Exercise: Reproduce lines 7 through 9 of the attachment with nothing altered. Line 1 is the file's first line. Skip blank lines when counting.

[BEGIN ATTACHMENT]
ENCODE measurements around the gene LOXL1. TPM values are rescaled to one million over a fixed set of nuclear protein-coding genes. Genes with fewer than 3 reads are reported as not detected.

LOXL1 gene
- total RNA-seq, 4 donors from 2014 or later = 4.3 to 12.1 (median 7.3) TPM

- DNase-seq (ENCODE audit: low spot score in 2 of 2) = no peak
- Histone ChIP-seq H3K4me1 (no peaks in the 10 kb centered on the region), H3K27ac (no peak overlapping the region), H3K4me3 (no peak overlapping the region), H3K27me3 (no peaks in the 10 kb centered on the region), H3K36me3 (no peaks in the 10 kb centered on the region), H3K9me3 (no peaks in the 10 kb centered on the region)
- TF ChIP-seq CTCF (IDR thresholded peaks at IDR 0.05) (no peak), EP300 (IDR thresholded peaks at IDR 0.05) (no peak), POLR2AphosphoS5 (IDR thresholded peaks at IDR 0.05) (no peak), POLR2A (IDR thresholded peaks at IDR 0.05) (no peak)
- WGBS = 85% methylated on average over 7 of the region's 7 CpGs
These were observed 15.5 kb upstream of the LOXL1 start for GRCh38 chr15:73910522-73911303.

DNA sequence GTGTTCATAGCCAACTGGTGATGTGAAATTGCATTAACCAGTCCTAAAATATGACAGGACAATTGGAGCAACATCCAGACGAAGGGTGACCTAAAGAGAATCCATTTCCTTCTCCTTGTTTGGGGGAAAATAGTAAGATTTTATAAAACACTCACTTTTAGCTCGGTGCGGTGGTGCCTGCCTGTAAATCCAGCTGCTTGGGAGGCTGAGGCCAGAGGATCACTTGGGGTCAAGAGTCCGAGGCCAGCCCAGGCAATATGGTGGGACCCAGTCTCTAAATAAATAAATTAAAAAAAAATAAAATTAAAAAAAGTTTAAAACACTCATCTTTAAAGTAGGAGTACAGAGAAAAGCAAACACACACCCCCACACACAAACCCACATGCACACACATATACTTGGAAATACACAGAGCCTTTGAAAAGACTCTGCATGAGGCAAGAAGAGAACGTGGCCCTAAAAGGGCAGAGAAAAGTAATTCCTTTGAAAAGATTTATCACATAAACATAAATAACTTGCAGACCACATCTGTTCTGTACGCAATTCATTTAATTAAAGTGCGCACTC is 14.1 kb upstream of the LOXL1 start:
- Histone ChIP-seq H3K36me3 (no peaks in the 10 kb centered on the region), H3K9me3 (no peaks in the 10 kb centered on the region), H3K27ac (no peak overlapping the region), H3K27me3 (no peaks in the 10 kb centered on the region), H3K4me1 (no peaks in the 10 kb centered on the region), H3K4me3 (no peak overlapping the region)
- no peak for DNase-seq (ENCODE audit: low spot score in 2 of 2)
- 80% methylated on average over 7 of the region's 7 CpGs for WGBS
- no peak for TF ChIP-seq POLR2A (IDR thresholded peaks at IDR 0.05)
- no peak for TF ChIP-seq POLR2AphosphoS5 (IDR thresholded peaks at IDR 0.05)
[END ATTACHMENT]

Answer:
- WGBS = 85% methylated on average over 7 of the region's 7 CpGs
These were observed 15.5 kb upstream of the LOXL1 start for GRCh38 chr15:73910522-73911303.

DNA sequence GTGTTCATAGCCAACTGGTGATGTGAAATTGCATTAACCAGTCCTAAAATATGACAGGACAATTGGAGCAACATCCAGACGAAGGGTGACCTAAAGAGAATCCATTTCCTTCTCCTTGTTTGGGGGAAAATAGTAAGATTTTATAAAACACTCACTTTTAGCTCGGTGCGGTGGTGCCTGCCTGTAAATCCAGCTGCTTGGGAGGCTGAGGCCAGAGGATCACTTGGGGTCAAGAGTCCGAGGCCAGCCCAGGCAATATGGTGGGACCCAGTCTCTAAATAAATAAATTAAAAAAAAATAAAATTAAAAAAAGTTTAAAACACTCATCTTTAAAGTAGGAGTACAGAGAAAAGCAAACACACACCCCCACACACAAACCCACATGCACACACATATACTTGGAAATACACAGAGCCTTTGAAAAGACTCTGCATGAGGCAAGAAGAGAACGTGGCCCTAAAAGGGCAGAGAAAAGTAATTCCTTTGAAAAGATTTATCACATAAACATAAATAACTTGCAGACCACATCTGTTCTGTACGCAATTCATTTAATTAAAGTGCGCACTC is 14.1 kb upstream of the LOXL1 start: